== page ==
Recently, a meeting of church leaders was held in the city of Nashville, TN, to sign a document confessing a biblical understanding of marriage, sex, and gender. The Nashville Statement, as it's called, has received an enormous amount of backlash from both outside and inside the church. It should not come as a surprise, seeing as many inside the evangelical community have erred on these issues, swayed by the culture pressure to give into popular demand. In fact, such backlash displays the necessity of forming such a document. Just as the creeds, confessions, and statements[1] of the past have been necessary and helpful, so this one is as well. The study of church history tells us that in 300 to 500 years from now, Christian historians will look back on the Nashville Statement with thankfulness for faithful Christians in our time. These leaders will be hailed as heroes. Those who denounce it now, however, will be forgotten, and if remembered, looked upon with disdain.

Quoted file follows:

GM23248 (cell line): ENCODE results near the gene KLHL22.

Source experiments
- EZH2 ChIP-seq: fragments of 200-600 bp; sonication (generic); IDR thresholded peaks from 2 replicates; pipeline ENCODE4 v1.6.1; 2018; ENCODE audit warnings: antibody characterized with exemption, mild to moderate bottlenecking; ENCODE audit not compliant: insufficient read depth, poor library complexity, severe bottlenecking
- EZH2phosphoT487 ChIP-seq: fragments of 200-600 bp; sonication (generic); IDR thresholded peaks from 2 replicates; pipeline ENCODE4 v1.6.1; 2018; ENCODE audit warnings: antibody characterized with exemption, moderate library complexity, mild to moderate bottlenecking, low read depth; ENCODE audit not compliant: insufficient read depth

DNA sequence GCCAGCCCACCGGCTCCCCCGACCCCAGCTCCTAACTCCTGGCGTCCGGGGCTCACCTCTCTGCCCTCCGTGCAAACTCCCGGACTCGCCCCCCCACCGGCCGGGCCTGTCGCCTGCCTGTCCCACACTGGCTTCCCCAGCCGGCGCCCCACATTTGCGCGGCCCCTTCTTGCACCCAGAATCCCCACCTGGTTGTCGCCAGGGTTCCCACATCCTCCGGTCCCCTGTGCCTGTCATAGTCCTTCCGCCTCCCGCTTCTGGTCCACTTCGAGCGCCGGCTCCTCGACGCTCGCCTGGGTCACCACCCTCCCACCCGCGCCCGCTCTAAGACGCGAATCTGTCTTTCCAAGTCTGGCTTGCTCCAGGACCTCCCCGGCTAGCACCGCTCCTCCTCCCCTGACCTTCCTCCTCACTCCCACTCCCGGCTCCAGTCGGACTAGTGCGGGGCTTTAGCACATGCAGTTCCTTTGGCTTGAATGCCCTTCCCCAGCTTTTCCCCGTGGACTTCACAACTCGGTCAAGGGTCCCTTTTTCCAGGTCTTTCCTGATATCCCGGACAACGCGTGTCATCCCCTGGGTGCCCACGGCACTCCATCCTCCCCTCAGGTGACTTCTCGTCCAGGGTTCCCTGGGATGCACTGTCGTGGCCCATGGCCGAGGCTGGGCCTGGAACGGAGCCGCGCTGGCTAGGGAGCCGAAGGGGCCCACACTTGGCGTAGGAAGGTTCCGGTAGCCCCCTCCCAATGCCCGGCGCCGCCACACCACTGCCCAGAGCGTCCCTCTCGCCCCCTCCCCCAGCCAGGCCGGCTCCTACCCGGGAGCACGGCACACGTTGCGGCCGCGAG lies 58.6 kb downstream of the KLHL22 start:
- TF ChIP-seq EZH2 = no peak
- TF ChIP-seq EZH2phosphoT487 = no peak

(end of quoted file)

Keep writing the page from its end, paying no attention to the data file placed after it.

We Are Not It

We observe from church history that we are not the first, nor are we the best that Christianity has to offer. As I said above, the Christians of history had their flaws. Yet, God used them to bring Christianity along to this day. We are not much different than they, plagued with the sins of our time, and the sins of our hearts. We, like they, are lost apart from Christ. Sure, we may have corrected some ethical issues, but we have also fallen in our commitment to others. We are not the best generation of Christians to walk this earth because we struggle with the same indwelling sin as every Christian prior to us, and every Christian to come.